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GPS to LRM: Integration of Spatial Point Features with Linear Referencing Methods

Researcher(s)

Principal investigators:

Project status

Completed

Start date: 06/01/00
End date: 06/30/01

Publications

Report: GPS to LRM: Integration of Spatial Point Features with Linear Referencing Methods (1.13MB pdf) October 2001

CTRE en Route: Integrating spatial and linear referencing data for DOTs ( pdf) Aug 2001

Sponsor(s)/partner(s)

Sponsor(s):

About the research

Abstract: Global positioning systems (GPS) offer a cost-effective and efficient method to input and update transportation data. The spatial location of objects provided by GPS is easily integrated into geographic information systems (GIS). The storage, manipulation, and analysis of spatial data are also relatively simple in a GIS. However, many data storage and reporting methods at transportation agencies rely on linear referencing methods (LRMs); consequently, GPS data must be able to link with linear referencing. Unfortunately, the two systems are fundamentally incompatible in the way data are collected, integrated, and manipulated. In order for the spatial data collected using GPS to be integrated into a linear referencing system or shared among LRMs, a number of issues need to be addressed. This report documents and evaluates several of those issues and offers recommendations.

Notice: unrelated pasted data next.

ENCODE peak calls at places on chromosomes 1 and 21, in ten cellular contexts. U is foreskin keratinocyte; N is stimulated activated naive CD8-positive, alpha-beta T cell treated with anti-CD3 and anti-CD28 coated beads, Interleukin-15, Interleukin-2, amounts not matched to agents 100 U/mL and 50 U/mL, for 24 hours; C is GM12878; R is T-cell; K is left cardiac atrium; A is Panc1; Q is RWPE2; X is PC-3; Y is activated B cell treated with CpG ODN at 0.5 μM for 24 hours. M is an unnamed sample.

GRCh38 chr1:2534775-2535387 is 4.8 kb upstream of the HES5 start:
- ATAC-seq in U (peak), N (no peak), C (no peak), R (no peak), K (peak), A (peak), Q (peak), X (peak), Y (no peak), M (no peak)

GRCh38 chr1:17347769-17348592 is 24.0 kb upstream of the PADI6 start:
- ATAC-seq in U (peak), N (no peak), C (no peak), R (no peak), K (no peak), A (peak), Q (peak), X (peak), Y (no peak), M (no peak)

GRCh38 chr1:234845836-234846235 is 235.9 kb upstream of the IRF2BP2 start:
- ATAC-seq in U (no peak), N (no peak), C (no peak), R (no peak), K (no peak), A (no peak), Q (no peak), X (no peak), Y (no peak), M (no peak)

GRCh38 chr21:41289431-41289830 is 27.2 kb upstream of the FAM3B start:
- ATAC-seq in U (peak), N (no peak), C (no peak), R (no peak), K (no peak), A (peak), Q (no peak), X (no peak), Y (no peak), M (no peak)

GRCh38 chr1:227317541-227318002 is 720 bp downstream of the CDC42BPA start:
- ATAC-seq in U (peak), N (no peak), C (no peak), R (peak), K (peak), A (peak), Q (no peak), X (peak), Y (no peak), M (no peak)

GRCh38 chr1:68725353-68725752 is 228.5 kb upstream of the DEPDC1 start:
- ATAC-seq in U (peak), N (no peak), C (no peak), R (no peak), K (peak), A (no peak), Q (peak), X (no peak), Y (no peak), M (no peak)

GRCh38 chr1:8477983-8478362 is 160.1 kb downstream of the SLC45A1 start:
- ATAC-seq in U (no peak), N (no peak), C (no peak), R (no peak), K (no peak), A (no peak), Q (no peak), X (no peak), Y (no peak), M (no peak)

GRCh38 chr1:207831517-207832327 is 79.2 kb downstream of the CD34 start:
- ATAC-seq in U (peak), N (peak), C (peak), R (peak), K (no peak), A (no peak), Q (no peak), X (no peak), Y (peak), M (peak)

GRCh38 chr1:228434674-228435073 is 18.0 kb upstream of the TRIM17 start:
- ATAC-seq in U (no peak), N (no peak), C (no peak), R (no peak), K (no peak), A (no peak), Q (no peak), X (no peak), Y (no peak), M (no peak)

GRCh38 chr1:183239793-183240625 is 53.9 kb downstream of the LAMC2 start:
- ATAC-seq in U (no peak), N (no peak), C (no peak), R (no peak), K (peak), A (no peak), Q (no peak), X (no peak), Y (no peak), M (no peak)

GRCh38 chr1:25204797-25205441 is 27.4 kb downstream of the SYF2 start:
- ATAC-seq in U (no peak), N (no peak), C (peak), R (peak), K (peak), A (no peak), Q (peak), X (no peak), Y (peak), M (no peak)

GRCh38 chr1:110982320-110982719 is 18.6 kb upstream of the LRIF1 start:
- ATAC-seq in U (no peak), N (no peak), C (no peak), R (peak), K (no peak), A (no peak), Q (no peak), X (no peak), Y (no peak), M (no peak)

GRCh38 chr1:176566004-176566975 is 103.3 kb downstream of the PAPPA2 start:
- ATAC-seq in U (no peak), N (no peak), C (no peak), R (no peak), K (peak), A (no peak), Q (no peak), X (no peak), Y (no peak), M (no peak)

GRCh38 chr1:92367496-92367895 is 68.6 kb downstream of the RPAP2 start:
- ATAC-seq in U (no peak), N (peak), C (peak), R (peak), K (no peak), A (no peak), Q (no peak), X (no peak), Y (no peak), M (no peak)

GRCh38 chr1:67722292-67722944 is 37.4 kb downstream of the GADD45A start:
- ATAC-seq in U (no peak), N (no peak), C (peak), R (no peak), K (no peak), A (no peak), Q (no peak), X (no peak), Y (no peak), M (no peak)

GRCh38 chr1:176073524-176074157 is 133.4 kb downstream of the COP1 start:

In order to evaluate the issues associated with integrating GPS data with a LRM, a pilot study was created. To perform the pilot study, point features, a linear datum, and a spatial representation of a LRM were created for six test roadway segments that were located within the boundaries of the pilot study conducted by the Iowa Department of Transportation linear referencing system project team.

Various issues in integrating point features with a LRM or between LRMs are discussed and recommendations provided. The accuracy of the GPS is discussed, including issues such as point features mapping to the wrong segment. Another topic is the loss of spatial information that occurs when a three-dimensional or two-dimensional spatial point feature is converted to a one-dimensional representation on a LRM. Recommendations such as storing point features as spatial objects if necessary or preserving information such as coordinates and elevation are suggested. The lack of spatial accuracy characteristic of most cartography, on which LRM are often based, is another topic discussed. The associated issues include linear and horizontal offset error. The final topic discussed is some of the issues in transferring point feature data between LRMs.